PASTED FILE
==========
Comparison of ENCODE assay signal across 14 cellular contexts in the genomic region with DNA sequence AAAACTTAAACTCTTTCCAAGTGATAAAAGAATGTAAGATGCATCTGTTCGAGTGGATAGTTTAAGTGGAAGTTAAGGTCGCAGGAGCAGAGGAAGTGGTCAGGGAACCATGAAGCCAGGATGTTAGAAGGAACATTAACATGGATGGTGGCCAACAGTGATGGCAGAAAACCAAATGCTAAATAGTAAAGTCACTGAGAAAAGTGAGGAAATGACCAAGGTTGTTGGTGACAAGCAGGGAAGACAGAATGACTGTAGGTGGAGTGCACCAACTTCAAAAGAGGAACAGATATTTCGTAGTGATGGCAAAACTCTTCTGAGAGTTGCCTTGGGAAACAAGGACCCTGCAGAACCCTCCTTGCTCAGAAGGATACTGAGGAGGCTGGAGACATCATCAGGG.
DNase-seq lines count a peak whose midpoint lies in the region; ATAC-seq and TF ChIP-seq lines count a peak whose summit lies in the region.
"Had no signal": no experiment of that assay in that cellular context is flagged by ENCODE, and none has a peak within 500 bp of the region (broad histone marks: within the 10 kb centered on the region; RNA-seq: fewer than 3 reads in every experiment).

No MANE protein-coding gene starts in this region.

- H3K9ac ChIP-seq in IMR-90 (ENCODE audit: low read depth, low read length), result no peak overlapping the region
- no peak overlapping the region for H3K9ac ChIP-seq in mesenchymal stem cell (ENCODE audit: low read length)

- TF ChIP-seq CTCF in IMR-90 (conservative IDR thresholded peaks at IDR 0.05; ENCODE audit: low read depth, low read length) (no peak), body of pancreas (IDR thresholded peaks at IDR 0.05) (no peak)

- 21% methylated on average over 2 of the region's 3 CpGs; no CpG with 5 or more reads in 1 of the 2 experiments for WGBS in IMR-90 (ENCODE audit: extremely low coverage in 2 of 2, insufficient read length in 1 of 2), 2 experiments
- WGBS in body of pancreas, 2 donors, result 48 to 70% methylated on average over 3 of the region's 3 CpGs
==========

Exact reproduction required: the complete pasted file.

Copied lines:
Comparison of ENCODE assay signal across 14 cellular contexts in the genomic region with DNA sequence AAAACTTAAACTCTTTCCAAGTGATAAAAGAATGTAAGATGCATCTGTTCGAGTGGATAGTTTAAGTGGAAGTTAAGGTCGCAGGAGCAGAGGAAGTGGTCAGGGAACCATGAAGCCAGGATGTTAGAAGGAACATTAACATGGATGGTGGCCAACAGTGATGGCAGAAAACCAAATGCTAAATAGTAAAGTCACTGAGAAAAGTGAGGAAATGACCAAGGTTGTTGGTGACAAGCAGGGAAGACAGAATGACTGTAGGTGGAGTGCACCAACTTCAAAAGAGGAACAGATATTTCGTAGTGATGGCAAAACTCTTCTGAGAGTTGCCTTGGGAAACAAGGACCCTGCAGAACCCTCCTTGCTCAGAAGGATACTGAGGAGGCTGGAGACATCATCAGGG.
DNase-seq lines count a peak whose midpoint lies in the region; ATAC-seq and TF ChIP-seq lines count a peak whose summit lies in the region.
"Had no signal": no experiment of that assay in that cellular context is flagged by ENCODE, and none has a peak within 500 bp of the region (broad histone marks: within the 10 kb centered on the region; RNA-seq: fewer than 3 reads in every experiment).

No MANE protein-coding gene starts in this region.

- H3K9ac ChIP-seq in IMR-90 (ENCODE audit: low read depth, low read length), result no peak overlapping the region
- no peak overlapping the region for H3K9ac ChIP-seq in mesenchymal stem cell (ENCODE audit: low read length)

- TF ChIP-seq CTCF in IMR-90 (conservative IDR thresholded peaks at IDR 0.05; ENCODE audit: low read depth, low read length) (no peak), body of pancreas (IDR thresholded peaks at IDR 0.05) (no peak)

- 21% methylated on average over 2 of the region's 3 CpGs; no CpG with 5 or more reads in 1 of the 2 experiments for WGBS in IMR-90 (ENCODE audit: extremely low coverage in 2 of 2, insufficient read length in 1 of 2), 2 experiments
- WGBS in body of pancreas, 2 donors, result 48 to 70% methylated on average over 3 of the region's 3 CpGs